A young boy reading a book outside

Preparing a Child for Their First Counseling Session

Before attending their first counseling session, most children will have lots of questions, even if they don’t quite know how to ask them. They will probably be dealing with a range of emotions, including anxiety, uncertainty, and even the fear that they’ve done something wrong. Parents who discuss counseling with their children before it begins can help them feel more comfortable. This may lead to more meaningful and productive counseling sessions.

Be Straightforward and Honest 

The most important component in any therapy setting is trust. What a parent chooses to talk about will largely depend on the age of their child, but being honest is critical because recovering from deception at the beginning of the process will be very difficult.

Provide Assurances

Make certain that children understand they are not going to counseling because they need to be “fixed” or as a form of punishment. Parents, this is a good time to take responsibility for some of the changes that may need to be made in the family—explain that the entire family is facing these challenges together so that everyone can get the help they need.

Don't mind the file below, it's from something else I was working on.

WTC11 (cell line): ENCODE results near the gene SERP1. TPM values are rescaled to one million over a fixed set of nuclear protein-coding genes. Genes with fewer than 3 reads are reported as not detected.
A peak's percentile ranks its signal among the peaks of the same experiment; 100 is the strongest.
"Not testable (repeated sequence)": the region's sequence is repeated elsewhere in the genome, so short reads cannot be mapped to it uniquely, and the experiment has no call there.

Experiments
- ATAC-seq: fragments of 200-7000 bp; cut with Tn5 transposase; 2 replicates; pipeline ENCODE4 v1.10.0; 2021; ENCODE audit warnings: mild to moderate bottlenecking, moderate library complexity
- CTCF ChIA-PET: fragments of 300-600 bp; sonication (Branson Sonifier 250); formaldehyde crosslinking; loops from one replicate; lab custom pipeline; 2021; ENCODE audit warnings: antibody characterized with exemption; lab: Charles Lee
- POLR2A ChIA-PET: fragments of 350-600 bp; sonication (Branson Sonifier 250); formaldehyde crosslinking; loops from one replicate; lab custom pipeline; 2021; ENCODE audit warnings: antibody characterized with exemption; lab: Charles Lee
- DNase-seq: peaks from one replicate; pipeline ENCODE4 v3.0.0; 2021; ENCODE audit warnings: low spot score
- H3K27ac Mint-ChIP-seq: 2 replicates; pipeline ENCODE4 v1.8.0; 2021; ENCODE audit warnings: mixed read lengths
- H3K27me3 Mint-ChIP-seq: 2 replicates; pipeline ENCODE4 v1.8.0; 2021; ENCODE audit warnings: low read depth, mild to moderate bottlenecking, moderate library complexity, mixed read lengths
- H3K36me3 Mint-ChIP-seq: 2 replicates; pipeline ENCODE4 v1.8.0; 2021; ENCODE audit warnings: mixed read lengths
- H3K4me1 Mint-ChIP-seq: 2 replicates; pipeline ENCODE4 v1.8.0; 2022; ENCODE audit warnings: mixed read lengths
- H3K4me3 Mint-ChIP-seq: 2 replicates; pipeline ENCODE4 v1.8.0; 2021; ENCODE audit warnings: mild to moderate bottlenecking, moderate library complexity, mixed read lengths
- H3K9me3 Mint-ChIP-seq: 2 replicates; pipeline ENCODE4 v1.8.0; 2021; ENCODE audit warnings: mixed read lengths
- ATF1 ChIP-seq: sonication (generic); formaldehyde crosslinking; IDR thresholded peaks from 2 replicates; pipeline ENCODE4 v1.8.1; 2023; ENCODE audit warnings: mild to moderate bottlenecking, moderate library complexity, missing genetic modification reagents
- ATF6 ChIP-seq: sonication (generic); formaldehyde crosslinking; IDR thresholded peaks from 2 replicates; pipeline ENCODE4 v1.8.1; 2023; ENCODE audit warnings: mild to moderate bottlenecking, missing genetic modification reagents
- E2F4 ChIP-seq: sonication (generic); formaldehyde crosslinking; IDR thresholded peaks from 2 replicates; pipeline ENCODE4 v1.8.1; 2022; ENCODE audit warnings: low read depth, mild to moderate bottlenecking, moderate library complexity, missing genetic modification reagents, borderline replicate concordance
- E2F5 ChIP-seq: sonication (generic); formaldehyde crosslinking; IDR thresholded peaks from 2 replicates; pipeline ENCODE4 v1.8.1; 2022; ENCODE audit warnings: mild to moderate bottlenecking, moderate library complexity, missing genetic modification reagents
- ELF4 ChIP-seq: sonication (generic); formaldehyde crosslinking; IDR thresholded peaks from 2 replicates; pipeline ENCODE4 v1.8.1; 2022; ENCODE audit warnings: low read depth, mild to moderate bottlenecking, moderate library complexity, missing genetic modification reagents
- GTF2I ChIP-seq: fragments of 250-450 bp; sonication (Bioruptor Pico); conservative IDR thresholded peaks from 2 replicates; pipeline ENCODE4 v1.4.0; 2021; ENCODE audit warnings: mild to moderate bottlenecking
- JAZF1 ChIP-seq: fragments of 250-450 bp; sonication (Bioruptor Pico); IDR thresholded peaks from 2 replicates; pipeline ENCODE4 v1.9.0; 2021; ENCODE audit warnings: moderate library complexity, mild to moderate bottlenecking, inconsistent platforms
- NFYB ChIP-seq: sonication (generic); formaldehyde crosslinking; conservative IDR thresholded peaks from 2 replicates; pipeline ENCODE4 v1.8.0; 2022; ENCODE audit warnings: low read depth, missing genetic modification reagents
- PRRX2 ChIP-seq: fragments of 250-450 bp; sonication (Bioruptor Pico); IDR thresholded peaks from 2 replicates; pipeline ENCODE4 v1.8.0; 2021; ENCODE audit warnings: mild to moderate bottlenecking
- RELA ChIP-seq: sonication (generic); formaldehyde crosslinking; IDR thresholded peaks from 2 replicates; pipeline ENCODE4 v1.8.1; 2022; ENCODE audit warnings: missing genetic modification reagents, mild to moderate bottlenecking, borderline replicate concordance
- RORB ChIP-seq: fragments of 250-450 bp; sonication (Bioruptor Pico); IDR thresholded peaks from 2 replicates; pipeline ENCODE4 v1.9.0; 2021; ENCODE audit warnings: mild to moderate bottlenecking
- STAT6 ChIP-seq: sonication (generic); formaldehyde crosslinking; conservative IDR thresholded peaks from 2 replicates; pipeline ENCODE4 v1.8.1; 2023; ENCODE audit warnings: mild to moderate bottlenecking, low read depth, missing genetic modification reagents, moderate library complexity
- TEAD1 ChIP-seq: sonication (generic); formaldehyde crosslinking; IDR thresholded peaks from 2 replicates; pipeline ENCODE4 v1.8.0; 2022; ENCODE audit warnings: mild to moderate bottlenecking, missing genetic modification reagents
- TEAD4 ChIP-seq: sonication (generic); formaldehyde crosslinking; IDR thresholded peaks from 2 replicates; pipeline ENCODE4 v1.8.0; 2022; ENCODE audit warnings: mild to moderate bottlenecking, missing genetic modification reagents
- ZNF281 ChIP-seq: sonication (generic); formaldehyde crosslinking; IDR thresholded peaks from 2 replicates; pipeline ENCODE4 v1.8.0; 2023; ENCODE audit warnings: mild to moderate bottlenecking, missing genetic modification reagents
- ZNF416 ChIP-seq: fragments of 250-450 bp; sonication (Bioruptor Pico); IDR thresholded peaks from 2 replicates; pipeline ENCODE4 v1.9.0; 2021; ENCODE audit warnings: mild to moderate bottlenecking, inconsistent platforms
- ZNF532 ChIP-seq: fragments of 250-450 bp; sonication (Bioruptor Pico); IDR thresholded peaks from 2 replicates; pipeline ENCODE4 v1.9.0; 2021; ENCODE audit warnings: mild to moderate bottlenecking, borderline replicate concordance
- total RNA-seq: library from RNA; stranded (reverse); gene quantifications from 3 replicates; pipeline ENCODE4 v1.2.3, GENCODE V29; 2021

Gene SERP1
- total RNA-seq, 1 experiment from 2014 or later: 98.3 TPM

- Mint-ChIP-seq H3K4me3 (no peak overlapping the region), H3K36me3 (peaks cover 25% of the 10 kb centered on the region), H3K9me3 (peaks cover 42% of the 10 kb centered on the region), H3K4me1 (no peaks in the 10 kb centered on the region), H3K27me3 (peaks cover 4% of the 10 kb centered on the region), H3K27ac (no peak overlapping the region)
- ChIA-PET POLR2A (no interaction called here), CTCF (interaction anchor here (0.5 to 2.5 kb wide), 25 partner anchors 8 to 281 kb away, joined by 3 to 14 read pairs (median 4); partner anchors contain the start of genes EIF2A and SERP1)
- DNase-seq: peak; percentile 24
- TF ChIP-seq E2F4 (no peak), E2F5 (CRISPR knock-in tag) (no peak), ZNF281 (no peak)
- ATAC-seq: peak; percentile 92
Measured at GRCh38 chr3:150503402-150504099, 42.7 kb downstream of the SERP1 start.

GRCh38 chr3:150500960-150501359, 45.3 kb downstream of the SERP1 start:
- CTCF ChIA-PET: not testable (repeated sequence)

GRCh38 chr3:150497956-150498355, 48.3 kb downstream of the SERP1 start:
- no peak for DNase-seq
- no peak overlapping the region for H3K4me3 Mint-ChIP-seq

Let Them Make Decisions and Ask Questions

Children who feel like they are being forced to participate are unlikely to open up. Before counseling begins, parents should explain that their child only has to give the sessions a try and that if they don’t like them or the counselor, then they don’t have to continue. Also, parents can encourage their children to ask them about counseling and admit when they don’t know the answer to a question. For children, feeling that they have a say in the process and aren’t in this alone makes a big difference.

Early childhood counseling can help kids with a variety of issues, from developing social skills to anger management. Since 1998, Cross The Bridge Counseling has provided these therapeutic services as well as a range of evaluations and assessments to children and adults in Middleton and Rock Hill. If you’re interested in speaking with one of our therapists, get in touch with us at (845) 342-5789 to learn more.

Leave a comment